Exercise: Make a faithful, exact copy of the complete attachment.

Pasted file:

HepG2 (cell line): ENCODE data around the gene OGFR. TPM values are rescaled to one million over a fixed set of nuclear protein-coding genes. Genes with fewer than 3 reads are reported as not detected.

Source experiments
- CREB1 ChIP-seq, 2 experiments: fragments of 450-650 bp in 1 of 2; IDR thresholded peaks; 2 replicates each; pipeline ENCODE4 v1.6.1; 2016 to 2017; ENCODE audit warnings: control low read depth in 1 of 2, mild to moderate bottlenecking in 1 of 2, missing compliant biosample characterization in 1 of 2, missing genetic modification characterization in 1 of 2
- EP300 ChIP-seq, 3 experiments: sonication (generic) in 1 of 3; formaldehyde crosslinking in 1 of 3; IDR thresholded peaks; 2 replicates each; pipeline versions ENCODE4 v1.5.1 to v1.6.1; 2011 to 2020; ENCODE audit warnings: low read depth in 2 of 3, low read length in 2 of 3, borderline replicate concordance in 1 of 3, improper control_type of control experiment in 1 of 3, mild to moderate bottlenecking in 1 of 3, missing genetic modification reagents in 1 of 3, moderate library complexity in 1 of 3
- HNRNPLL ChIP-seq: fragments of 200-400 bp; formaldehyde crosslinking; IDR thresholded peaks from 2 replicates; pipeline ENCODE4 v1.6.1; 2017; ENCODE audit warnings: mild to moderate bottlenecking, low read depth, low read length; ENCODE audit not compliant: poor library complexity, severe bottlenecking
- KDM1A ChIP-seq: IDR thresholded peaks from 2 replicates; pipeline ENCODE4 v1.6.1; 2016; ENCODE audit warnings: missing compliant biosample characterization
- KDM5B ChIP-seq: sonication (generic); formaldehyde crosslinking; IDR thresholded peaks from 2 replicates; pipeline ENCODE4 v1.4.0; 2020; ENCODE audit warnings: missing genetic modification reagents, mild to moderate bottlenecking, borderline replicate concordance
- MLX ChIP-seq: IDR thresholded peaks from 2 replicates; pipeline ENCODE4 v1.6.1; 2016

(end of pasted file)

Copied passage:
HepG2 (cell line): ENCODE data around the gene OGFR. TPM values are rescaled to one million over a fixed set of nuclear protein-coding genes. Genes with fewer than 3 reads are reported as not detected.

Source experiments
- CREB1 ChIP-seq, 2 experiments: fragments of 450-650 bp in 1 of 2; IDR thresholded peaks; 2 replicates each; pipeline ENCODE4 v1.6.1; 2016 to 2017; ENCODE audit warnings: control low read depth in 1 of 2, mild to moderate bottlenecking in 1 of 2, missing compliant biosample characterization in 1 of 2, missing genetic modification characterization in 1 of 2
- EP300 ChIP-seq, 3 experiments: sonication (generic) in 1 of 3; formaldehyde crosslinking in 1 of 3; IDR thresholded peaks; 2 replicates each; pipeline versions ENCODE4 v1.5.1 to v1.6.1; 2011 to 2020; ENCODE audit warnings: low read depth in 2 of 3, low read length in 2 of 3, borderline replicate concordance in 1 of 3, improper control_type of control experiment in 1 of 3, mild to moderate bottlenecking in 1 of 3, missing genetic modification reagents in 1 of 3, moderate library complexity in 1 of 3
- HNRNPLL ChIP-seq: fragments of 200-400 bp; formaldehyde crosslinking; IDR thresholded peaks from 2 replicates; pipeline ENCODE4 v1.6.1; 2017; ENCODE audit warnings: mild to moderate bottlenecking, low read depth, low read length; ENCODE audit not compliant: poor library complexity, severe bottlenecking
- KDM1A ChIP-seq: IDR thresholded peaks from 2 replicates; pipeline ENCODE4 v1.6.1; 2016; ENCODE audit warnings: missing compliant biosample characterization
- KDM5B ChIP-seq: sonication (generic); formaldehyde crosslinking; IDR thresholded peaks from 2 replicates; pipeline ENCODE4 v1.4.0; 2020; ENCODE audit warnings: missing genetic modification reagents, mild to moderate bottlenecking, borderline replicate concordance
- MLX ChIP-seq: IDR thresholded peaks from 2 replicates; pipeline ENCODE4 v1.6.1; 2016